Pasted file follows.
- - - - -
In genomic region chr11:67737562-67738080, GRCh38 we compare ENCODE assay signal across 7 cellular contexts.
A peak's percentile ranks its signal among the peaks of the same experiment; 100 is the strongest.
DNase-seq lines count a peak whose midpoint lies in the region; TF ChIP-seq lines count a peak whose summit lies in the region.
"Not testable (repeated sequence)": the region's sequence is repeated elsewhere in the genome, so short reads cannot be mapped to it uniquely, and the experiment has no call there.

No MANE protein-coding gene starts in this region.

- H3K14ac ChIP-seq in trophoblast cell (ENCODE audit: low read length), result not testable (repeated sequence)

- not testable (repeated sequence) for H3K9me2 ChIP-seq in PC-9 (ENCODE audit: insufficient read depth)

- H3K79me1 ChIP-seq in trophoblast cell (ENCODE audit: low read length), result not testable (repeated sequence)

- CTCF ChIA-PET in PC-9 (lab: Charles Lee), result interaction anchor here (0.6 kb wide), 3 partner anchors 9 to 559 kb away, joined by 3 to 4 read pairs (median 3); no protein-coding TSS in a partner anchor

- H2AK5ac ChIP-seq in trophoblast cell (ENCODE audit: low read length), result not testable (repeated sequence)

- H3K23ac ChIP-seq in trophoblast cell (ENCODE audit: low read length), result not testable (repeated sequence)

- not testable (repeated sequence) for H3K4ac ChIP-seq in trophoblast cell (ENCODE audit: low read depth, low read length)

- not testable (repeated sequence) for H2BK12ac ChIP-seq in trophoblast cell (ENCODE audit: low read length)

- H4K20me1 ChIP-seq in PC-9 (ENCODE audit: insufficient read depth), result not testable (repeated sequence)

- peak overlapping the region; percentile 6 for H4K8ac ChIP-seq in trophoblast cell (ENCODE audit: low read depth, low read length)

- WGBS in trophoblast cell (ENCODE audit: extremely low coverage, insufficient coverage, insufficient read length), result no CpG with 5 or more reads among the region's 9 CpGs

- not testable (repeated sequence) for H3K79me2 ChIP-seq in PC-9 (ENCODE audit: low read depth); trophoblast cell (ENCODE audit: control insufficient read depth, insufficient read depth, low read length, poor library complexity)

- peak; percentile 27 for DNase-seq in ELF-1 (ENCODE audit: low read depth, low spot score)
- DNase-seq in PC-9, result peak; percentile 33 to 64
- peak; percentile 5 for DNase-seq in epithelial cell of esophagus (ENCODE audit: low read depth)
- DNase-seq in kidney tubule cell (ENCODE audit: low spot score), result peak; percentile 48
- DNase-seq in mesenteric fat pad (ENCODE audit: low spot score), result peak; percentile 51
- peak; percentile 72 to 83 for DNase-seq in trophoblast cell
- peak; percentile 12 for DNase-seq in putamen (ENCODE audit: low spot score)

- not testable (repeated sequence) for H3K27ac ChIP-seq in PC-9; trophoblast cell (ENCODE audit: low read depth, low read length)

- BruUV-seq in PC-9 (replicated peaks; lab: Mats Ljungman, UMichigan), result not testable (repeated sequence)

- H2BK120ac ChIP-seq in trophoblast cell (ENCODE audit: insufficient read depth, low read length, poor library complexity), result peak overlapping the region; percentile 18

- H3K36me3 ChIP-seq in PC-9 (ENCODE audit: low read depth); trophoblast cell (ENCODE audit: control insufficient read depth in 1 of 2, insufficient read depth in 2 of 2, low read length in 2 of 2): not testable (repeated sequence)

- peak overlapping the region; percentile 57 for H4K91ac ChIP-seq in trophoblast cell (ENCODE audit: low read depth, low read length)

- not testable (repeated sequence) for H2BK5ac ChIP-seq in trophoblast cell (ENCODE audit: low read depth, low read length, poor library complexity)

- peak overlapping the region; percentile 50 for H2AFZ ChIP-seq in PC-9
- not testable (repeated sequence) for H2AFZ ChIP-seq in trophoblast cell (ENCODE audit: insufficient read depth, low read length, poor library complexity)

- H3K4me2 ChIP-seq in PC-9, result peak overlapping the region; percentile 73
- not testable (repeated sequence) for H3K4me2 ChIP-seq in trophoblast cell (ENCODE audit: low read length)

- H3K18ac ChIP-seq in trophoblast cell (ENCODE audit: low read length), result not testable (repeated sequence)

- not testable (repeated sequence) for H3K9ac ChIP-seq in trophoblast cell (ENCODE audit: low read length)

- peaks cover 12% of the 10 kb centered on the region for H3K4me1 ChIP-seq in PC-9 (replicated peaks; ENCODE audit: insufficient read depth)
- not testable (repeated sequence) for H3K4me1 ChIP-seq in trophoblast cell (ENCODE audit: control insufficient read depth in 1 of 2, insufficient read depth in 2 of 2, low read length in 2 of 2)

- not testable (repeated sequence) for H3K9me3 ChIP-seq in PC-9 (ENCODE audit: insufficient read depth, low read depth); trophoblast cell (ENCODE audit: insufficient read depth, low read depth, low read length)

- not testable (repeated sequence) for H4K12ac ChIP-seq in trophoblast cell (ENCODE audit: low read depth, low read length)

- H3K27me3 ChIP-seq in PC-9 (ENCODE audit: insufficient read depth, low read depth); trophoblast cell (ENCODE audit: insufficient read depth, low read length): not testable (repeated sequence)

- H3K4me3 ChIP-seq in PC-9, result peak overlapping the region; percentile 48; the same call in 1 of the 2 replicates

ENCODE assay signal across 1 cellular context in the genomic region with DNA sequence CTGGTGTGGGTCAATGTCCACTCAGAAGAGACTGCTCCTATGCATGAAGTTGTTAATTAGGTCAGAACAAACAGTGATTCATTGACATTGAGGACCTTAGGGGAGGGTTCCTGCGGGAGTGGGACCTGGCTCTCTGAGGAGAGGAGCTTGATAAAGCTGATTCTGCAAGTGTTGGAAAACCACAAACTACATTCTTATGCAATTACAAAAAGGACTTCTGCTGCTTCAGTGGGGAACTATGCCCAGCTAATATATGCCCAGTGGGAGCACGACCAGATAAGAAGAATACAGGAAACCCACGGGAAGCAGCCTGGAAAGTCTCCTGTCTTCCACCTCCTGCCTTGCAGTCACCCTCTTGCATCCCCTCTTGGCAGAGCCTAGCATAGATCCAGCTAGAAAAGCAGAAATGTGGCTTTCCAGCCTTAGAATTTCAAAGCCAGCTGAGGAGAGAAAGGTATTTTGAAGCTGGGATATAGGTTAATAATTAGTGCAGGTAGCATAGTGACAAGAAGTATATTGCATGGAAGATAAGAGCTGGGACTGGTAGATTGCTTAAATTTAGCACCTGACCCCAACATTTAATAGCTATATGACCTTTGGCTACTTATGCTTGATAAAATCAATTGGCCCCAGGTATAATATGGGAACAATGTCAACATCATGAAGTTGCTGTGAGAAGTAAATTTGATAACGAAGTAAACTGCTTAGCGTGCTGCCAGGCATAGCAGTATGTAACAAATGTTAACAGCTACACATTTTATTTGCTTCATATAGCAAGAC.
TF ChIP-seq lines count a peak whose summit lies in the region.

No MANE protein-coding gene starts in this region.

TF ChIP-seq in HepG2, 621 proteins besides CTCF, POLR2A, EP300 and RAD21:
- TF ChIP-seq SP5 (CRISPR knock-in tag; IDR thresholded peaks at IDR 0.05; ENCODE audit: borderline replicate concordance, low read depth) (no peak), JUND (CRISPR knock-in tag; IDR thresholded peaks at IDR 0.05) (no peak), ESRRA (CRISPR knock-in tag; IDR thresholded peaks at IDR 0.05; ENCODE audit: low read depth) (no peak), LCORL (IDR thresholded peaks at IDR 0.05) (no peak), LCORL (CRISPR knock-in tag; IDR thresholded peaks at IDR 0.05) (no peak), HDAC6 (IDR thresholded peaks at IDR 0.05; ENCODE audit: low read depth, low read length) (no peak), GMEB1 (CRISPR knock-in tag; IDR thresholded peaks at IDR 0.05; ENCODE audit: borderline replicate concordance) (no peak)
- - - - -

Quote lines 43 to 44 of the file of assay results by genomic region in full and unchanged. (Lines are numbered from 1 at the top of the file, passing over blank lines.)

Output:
ENCODE assay signal across 1 cellular context in the genomic region with DNA sequence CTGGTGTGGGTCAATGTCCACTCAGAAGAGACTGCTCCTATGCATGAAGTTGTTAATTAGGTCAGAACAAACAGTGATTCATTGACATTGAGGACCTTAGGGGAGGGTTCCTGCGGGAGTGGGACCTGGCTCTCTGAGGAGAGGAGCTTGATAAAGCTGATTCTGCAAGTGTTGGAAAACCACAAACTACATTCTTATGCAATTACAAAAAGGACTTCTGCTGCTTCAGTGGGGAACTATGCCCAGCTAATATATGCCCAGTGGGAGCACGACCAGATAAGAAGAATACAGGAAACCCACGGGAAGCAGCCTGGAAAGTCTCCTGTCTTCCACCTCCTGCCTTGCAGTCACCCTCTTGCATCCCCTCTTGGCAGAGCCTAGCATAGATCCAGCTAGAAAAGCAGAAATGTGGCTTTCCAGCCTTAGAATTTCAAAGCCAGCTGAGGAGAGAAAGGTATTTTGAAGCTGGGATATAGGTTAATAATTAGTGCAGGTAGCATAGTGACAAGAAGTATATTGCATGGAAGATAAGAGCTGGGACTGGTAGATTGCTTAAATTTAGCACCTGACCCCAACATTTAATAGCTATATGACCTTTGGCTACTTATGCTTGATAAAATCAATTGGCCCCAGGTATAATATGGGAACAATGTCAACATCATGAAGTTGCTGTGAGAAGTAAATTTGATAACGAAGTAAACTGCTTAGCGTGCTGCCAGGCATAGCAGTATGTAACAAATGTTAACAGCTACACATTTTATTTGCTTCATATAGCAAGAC.
TF ChIP-seq lines count a peak whose summit lies in the region.